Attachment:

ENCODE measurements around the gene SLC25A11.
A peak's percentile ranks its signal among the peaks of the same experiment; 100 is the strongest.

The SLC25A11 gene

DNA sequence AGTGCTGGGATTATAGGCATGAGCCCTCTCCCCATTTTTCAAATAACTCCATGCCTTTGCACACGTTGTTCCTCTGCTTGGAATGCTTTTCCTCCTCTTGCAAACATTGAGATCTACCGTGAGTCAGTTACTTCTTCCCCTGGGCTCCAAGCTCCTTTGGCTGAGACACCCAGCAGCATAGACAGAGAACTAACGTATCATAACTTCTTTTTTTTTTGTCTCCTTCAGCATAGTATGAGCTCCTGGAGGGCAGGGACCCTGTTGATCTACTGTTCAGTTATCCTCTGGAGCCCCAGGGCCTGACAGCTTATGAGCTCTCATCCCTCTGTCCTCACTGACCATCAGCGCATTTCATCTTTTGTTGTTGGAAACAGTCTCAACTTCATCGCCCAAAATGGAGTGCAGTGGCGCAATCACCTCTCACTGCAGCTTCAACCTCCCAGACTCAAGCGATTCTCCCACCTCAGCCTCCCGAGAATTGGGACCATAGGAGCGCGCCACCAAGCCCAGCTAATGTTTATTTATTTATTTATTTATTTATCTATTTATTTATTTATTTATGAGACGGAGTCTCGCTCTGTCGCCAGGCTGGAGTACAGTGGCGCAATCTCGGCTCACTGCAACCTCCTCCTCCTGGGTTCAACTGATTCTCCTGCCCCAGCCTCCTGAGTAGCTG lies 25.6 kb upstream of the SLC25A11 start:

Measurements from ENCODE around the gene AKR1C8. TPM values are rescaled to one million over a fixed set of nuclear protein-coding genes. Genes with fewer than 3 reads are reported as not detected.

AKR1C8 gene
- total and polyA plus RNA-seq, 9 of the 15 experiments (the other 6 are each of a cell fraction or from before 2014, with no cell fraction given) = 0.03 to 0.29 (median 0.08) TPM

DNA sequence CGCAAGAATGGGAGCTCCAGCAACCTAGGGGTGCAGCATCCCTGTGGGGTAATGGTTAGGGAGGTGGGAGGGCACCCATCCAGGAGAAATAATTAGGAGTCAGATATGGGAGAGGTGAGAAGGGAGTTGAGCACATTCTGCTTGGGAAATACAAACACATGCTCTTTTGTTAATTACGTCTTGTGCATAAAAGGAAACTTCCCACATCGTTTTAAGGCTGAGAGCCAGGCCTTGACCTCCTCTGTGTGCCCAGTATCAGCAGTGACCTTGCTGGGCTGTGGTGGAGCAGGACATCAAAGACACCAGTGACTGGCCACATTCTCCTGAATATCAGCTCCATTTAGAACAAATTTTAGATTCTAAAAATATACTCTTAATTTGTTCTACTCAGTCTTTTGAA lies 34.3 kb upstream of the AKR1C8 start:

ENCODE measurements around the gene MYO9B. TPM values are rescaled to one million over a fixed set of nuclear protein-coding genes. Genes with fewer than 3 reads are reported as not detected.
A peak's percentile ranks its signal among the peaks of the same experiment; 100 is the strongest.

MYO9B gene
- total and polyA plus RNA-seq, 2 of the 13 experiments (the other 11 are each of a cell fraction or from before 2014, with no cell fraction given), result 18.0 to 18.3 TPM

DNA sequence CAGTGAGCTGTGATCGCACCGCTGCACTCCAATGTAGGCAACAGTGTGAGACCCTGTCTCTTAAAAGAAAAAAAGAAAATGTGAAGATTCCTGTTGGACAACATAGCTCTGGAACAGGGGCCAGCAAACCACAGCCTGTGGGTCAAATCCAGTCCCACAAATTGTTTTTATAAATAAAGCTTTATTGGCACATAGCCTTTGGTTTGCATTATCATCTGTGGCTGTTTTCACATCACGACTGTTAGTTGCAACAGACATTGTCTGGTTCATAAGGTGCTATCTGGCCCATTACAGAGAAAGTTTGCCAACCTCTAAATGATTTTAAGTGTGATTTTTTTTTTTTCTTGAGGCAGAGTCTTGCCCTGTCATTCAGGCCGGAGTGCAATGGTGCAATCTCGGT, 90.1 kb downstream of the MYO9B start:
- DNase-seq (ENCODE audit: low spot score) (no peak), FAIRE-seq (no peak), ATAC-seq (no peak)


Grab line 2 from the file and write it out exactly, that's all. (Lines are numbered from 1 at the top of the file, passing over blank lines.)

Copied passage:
A peak's percentile ranks its signal among the peaks of the same experiment; 100 is the strongest.